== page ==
Commentary: Scary Movie

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A world of controversy is swirling around the high-profile Chipotle video “Scarecrow,” which is (ostensibly) a promotion for the restaurant chain’s new iPad/iPhone/iPod game—now available at an App Store near you.

The three minute, 23 second YouTube animation features spectacular production values, as it documents the initially sad, yet ultimately triumphant sojourn of a homely scarecrow into a nightmarish world of Big Ag and Big Food. The promo features a long, stylishly created sequence that pays homage to both Charlie Chaplin’s legendary 1936 film “Modern Times,” with its mechanized, soul-crushing scenes of a mega-factory where people are (literally) mere cogs in giant gears, and Apple’s groundbreaking 1984 Super Bowl ad for Macintosh, where a single female athlete smashes the theater-sized Big Brother image holding hundreds of automaton-like workers in thrall.

Created by Moonbot Studios and the Creative Artists Agency, Scarecrow is visually arresting, beautifully animated and backed with a striking soundtrack that juxtaposes a female torch singer’s haunting lament with imagery of “Crow Industries” and its industrialized food processing systems, captive livestock locked away in dark enclosures and none-too-subtle savaging of corporate sloganeering, such as “Farm Fresh,” “All Natural” and “Feeding the World.”

It’s brilliantly done, flawlessly executed and as the soundtrack rhapsodizes, it takes viewers into “a world of pure imagination.”

Unfortunately, those who are involved in the world of livestock production, the people who actually raise food animals, have reacted quite negatively to the entire Scarecrow concept. On one hand, I can’t blame them. Taken straight up, the message Chipotle is sending is that food production must be re-invented, that we all should try to “cultivate a better world,” as a hit-you-over-the-head visual at the end of the video phrases it, by not patronizing the corporate titans that comprise Agriculture-Industrial Complex.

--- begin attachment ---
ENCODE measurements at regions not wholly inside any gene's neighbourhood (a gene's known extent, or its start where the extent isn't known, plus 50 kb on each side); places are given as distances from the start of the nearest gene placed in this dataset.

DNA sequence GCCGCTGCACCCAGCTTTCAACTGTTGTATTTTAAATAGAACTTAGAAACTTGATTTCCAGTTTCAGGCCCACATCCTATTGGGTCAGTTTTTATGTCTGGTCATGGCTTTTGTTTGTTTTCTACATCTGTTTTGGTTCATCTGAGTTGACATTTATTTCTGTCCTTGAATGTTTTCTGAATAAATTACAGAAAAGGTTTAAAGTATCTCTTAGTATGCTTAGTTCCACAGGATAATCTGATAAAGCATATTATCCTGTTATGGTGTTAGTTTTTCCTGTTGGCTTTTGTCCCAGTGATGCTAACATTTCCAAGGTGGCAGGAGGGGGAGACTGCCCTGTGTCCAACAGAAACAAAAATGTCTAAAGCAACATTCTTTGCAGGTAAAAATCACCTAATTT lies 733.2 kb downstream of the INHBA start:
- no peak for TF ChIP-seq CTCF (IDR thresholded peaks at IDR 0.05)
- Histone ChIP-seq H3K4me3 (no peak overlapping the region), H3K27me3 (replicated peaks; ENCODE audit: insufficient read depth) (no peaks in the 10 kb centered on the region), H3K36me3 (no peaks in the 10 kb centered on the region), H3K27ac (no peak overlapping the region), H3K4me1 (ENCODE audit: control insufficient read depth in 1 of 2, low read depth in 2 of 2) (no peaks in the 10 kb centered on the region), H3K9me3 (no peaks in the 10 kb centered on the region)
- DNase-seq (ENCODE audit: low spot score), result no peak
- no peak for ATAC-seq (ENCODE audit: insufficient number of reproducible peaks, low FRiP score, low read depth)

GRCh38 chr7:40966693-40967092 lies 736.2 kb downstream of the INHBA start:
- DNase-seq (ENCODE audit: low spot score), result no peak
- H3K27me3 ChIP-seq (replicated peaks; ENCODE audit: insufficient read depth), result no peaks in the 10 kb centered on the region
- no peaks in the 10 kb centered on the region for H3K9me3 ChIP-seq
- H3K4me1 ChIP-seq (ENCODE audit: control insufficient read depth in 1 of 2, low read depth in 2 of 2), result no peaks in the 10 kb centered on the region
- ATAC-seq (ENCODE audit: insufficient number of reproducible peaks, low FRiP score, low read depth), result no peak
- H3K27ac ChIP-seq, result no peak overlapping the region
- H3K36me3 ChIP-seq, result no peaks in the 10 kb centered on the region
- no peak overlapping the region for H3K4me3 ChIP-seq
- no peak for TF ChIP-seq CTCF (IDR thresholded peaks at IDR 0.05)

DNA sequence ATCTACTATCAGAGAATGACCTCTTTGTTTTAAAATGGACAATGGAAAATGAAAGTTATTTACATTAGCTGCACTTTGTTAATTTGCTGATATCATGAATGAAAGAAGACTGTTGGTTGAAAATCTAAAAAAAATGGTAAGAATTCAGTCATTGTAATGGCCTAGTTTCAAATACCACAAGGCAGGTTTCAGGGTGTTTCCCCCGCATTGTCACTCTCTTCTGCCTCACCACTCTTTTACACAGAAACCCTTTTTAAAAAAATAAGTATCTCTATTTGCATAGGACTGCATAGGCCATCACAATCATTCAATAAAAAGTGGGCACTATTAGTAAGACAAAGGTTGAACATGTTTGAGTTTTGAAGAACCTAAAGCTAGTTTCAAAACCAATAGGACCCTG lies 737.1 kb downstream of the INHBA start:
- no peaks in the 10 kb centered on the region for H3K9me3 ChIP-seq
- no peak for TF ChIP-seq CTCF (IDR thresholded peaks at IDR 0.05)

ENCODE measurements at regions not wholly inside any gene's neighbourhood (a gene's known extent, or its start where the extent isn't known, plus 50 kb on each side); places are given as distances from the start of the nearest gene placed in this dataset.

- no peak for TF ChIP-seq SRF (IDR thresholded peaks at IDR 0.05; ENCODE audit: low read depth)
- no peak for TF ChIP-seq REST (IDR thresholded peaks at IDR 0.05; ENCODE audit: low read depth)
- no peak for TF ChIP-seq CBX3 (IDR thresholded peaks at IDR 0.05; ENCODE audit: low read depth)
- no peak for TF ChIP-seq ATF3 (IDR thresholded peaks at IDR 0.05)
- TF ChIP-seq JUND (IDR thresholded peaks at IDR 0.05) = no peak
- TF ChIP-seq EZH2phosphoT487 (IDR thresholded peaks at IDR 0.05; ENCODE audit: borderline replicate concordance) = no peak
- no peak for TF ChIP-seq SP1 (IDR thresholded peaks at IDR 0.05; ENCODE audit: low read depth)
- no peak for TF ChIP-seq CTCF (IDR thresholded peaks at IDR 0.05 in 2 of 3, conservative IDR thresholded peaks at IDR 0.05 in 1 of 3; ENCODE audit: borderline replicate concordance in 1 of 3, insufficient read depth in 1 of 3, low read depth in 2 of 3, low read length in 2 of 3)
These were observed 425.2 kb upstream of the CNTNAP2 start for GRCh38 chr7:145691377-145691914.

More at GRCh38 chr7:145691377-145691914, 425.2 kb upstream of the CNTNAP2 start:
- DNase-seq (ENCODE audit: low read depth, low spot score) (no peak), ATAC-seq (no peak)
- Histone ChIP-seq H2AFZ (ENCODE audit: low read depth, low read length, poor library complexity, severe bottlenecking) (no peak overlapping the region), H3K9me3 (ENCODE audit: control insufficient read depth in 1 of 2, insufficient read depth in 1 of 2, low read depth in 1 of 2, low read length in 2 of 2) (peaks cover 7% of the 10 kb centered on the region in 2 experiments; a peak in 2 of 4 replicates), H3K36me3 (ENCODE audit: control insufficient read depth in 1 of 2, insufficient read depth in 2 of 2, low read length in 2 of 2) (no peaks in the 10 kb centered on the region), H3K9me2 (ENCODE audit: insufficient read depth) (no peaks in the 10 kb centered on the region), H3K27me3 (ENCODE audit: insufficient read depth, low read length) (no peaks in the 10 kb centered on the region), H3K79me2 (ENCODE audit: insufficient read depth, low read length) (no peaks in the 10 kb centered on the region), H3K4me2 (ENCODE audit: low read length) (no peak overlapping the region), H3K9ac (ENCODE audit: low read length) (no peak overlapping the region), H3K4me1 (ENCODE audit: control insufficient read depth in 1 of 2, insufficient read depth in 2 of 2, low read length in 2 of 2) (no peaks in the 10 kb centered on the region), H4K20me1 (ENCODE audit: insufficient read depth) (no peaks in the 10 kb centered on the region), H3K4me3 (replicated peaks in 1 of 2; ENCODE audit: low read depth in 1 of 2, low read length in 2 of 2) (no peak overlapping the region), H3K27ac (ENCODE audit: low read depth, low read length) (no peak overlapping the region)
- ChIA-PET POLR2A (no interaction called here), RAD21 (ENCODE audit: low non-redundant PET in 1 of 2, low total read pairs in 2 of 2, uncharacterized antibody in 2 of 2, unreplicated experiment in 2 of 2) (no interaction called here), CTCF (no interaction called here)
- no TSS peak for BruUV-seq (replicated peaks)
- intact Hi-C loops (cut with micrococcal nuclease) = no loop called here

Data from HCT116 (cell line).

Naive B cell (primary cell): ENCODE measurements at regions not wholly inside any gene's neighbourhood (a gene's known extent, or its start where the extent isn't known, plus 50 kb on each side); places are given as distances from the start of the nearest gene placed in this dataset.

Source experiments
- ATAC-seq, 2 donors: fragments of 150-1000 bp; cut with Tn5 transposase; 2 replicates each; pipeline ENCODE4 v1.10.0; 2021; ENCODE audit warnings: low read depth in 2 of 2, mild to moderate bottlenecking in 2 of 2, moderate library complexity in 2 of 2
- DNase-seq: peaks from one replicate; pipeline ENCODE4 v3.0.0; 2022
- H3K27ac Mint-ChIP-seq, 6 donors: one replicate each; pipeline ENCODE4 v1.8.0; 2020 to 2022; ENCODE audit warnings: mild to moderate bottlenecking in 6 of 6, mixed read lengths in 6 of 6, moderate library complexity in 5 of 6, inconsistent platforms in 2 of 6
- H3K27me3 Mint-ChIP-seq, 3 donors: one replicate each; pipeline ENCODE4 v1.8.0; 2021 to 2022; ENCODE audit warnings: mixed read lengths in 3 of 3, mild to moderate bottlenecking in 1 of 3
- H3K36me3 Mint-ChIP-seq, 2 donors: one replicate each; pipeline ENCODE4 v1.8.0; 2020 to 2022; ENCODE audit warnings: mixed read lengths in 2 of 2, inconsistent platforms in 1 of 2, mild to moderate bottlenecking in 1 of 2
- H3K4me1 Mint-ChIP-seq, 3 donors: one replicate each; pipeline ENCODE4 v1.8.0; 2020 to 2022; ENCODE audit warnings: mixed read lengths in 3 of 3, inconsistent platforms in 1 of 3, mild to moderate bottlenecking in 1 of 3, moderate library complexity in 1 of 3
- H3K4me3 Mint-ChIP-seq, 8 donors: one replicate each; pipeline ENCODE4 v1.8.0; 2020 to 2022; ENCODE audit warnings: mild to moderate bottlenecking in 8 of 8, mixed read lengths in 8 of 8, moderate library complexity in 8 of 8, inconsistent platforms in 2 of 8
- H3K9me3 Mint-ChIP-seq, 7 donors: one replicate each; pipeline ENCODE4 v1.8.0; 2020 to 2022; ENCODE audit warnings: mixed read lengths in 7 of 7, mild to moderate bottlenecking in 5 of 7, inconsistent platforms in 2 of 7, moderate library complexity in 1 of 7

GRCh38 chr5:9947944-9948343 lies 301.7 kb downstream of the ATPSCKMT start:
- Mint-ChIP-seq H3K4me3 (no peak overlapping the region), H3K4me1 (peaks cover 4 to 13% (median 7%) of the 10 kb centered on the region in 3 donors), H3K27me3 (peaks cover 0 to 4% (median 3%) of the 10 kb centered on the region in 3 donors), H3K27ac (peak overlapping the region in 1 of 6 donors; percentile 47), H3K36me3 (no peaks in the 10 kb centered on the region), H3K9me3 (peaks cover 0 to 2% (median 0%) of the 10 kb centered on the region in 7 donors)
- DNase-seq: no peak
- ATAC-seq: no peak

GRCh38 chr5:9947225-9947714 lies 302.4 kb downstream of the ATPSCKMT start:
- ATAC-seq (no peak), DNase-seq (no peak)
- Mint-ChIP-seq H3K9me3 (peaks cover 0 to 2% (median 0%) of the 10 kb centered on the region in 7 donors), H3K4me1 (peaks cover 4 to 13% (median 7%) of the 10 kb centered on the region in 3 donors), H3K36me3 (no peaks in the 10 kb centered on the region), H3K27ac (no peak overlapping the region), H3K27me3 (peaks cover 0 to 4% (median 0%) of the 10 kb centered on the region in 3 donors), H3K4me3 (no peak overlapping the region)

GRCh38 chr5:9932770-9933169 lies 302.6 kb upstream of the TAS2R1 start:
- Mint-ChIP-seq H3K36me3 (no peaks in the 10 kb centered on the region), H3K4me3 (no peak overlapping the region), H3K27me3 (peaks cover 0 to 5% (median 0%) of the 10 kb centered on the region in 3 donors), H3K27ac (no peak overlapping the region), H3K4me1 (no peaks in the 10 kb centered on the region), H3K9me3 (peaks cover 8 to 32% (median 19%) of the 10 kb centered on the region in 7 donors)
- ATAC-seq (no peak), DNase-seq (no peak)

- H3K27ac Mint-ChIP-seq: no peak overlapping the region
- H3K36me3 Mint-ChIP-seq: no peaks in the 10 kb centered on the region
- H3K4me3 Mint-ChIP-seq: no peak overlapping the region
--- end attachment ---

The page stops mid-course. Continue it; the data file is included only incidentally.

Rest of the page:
(Like Chiptole, I presume, since the company’s annual revenues of $3.1 billion from more than 800 stores qualify it as a full-fledged member of “Big Food.”)

On the other hand, the Scarecrow video, like all advertising, is best evaluated as art form first, and reality check later.

Chipotle, to be clear, has long positioned itself as a socially responsible, eco-conscious restaurateur that sources its ingredients from organic growers, “humane” producers and family farmer-growers. Its overtly advertised point of difference is that, “Whenever possible we use meat from animals raised without the use of antibiotics or added hormones.” And their in-store menu boasts that their food is healthier, responsibly sourced and environmentally friendly.

The Scarecrow message that “industrial” livestock and food production is undesirable is nothing new, nor is Chipotle the only restaurant chain touting natural foods, GMO-free ingredients and organically sourced produce as superior to conventional foodservice fare.

Discount’s in our DNA

Truth is, our food production systems are mechanized; they do operate on an industrial scale. These days, though, what product isn’t mechanized, standardized, homogenized? Mass production is the fundamental trade-off underpinning our post-modern, techno-rich, convenience-driven 21st century lifestyles. Virtually everything we might ever consider purchasing is the product of industrial systems where efficiencies of scale bequeath savings upon shoppers.

We’ve all been weaned on “cheap” food, clothing, electronics—pretty much everything for sale in the superstores to which we’ve pledged out allegiance—to the point that we consider it part of our birthright: life, liberty and the pursuit of shop-for-less.